The Town of Downham Market
With origins in the Dark Ages, Downham Market became a market town in Saxon times and it is one of Norfolk’s oldest market towns.
There has been a town on this site for over 2000 years – and some of its historic past is still in evidence today. Downham’s attractive black and white clock tower overlooks the market place. It was presented to the town in 1878 by Mr. James Scott who was a grocer and draper of the town. Built by William Cunliff of London, it has a square gabled clock face with four dials.
Another noteworthy feature is Downham Market Town Hall, built in 1887/8 with local white brick and carrstone. The latter was quarried in the town and many houses were built of this stone. The use of this distinctive stone lead to Downham being referred to, at one time, as the “Gingerbread Town”. A fine example of one of the carrstone and brick houses is on the corner of Priory Road and London Road; it has crow-stepped gables and a fine octagonal brick chimney.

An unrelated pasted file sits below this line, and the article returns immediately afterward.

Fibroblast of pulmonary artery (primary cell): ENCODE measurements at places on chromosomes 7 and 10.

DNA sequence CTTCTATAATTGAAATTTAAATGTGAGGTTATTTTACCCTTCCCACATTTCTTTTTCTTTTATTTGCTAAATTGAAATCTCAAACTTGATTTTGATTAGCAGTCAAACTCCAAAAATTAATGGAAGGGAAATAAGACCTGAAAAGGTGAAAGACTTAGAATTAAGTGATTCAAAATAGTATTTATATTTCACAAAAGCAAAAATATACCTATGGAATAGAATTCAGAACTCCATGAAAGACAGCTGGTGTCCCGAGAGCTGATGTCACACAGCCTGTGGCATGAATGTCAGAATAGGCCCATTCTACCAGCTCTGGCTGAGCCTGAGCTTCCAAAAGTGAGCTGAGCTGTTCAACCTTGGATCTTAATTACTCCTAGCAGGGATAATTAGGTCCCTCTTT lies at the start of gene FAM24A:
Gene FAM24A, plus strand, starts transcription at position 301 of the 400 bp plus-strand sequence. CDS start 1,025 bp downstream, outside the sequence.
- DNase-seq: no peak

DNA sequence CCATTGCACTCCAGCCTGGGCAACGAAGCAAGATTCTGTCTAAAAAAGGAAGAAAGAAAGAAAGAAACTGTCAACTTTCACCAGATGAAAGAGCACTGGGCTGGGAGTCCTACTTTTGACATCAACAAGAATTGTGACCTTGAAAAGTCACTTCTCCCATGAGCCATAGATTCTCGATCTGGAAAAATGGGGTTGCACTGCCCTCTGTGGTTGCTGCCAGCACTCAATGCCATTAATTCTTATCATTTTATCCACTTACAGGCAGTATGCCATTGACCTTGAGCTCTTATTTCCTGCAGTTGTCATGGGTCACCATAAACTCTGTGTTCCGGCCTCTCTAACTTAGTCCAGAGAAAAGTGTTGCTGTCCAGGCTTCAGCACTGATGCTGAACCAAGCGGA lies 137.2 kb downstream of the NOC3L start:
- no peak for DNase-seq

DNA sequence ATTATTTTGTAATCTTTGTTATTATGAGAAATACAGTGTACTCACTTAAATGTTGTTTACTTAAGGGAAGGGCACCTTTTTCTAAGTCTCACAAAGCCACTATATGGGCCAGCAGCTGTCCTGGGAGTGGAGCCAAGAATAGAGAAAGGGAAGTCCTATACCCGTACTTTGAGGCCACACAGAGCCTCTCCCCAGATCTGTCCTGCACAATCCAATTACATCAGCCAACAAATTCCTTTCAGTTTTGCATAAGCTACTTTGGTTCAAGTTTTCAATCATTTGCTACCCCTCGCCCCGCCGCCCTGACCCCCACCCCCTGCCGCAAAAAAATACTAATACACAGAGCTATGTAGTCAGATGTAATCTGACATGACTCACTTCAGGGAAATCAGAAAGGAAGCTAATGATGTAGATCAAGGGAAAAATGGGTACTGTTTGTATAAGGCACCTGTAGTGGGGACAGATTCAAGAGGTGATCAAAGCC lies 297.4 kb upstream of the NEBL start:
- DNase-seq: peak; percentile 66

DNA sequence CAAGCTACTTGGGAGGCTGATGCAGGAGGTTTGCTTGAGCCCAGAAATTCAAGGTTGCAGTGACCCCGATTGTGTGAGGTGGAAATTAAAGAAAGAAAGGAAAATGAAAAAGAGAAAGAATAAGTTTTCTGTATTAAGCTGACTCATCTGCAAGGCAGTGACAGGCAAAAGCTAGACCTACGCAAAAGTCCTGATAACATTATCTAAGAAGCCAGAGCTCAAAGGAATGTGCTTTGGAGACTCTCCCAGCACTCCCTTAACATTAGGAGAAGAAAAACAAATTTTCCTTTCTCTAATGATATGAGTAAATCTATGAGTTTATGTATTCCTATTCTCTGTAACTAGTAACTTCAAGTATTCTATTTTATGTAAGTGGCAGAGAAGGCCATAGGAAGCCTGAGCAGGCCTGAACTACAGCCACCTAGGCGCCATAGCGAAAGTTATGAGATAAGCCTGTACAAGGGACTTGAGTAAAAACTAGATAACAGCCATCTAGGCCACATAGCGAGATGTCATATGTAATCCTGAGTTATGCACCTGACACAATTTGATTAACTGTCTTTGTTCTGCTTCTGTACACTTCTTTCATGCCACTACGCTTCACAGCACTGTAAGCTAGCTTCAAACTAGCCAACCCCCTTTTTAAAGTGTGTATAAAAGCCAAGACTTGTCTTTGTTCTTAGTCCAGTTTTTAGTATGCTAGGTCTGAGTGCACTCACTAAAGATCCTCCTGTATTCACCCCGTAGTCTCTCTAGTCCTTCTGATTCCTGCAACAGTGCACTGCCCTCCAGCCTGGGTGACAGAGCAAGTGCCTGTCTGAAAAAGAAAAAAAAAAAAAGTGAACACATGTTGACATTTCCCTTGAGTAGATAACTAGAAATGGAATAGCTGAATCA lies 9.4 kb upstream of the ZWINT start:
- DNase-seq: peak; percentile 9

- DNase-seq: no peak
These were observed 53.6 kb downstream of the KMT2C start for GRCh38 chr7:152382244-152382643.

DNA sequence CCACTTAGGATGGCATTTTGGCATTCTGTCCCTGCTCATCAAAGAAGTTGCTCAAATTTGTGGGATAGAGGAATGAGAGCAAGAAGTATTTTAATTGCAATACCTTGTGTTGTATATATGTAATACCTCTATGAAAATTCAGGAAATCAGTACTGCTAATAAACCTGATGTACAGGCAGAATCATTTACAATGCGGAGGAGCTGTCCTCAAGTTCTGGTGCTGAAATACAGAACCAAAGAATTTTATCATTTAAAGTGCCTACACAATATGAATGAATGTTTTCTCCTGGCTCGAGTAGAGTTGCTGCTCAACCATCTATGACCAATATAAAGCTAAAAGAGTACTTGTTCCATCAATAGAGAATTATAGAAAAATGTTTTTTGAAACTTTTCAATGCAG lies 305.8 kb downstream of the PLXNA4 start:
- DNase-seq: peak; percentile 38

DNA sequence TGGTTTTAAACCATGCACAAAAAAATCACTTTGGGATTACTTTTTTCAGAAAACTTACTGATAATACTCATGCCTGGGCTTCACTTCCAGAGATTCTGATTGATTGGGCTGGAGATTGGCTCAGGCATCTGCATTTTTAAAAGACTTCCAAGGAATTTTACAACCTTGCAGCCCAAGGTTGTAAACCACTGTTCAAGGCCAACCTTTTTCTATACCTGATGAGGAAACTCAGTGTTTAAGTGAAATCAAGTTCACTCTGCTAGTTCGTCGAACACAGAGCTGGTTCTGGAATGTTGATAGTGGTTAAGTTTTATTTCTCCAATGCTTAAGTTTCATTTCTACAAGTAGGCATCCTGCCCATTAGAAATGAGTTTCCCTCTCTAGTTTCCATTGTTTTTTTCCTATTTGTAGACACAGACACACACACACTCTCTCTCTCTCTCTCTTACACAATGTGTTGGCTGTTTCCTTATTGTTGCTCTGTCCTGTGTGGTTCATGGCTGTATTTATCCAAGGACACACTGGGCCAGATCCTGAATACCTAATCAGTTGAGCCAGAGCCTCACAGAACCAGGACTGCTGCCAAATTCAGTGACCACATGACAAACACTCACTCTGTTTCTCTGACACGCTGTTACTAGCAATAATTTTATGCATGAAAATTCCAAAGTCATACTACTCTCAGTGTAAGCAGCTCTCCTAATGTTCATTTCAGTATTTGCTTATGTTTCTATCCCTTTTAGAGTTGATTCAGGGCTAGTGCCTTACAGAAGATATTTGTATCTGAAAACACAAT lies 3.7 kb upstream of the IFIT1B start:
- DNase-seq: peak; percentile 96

Downham Market markets received their Charter in 1046 from Edward The Confessor. To this day, nearly 1000 years later, our Town’s Friday and Saturday markets are a central focus of life in and around Downham Market.
For many centuries the horse fair, held over several days commencing on St. Winnold’s Day, was one of the two largest horse fairs in Europe. On record, over 10,000 horses were bought and sold and it is not difficult to imagine that the Town was a very lively place indeed! Various continental armies purchased some of their horses in Downham Market at St. Winnold’s Fair. Many of these horses had been bred and reared on the Fens to the west of Downham Market, land which was then generally unsuitable for arable cultivation.
Each year in March, Downham Market Town Council hosts a parade and breakfast to commemorate our once important horse trading markets and to showcase our most distinctive Town.
To learn more about the fascinating history of the town, visit the Discover Downham Heritage Centre website.